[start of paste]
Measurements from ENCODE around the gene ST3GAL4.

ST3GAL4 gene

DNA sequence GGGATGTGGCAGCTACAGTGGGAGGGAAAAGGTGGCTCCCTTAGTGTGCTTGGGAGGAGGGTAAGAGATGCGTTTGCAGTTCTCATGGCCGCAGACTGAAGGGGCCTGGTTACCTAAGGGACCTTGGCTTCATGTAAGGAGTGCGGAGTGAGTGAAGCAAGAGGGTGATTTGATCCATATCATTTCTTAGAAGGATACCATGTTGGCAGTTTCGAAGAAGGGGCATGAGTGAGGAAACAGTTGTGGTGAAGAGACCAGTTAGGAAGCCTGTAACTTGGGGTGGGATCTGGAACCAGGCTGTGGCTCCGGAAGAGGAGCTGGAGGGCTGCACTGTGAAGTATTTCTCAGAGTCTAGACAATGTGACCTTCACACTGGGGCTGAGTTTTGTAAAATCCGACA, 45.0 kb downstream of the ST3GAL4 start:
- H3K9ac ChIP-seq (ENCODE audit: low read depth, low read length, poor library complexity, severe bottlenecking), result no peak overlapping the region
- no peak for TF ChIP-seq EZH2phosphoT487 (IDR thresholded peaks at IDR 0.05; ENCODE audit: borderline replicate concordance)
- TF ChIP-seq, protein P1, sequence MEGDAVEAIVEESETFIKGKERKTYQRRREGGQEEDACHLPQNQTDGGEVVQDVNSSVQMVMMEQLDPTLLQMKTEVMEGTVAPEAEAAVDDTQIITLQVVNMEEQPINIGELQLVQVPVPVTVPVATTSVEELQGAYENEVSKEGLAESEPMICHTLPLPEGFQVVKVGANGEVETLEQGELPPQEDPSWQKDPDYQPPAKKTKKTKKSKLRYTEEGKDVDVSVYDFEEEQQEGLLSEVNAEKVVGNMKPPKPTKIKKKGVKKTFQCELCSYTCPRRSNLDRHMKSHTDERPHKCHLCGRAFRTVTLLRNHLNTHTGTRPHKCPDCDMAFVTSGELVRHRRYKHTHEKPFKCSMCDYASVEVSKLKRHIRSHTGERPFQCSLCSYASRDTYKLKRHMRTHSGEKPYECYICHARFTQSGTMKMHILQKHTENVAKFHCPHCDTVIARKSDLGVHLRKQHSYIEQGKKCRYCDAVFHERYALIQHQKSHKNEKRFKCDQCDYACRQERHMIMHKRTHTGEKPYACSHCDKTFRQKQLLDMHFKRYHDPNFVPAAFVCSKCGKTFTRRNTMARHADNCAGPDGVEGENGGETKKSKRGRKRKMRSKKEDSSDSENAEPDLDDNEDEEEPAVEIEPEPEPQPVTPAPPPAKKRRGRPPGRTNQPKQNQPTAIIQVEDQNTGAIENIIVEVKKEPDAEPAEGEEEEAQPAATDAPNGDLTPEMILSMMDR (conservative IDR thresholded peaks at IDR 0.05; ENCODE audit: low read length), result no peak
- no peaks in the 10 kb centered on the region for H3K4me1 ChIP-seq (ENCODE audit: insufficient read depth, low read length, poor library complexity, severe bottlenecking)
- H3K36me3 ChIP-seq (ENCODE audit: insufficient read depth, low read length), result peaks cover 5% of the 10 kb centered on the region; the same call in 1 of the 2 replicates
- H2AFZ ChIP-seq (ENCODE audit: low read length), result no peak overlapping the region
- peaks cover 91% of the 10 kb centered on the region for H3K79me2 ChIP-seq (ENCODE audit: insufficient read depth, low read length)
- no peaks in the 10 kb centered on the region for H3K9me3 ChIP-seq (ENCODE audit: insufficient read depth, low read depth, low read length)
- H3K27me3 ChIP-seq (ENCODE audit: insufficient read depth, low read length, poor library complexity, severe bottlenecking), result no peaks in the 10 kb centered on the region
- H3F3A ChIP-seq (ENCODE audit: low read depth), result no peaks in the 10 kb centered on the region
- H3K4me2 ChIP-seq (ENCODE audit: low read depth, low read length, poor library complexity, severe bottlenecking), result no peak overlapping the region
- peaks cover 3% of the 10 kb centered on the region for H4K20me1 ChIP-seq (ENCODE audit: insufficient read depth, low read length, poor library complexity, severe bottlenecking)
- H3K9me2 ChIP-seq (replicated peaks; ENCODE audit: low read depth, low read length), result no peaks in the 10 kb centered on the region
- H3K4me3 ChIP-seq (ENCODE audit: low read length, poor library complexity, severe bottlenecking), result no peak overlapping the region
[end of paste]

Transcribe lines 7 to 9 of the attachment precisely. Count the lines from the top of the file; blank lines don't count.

- no peaks in the 10 kb centered on the region for H3K4me1 ChIP-seq (ENCODE audit: insufficient read depth, low read length, poor library complexity, severe bottlenecking)
- H3K36me3 ChIP-seq (ENCODE audit: insufficient read depth, low read length), result peaks cover 5% of the 10 kb centered on the region; the same call in 1 of the 2 replicates
- H2AFZ ChIP-seq (ENCODE audit: low read length), result no peak overlapping the region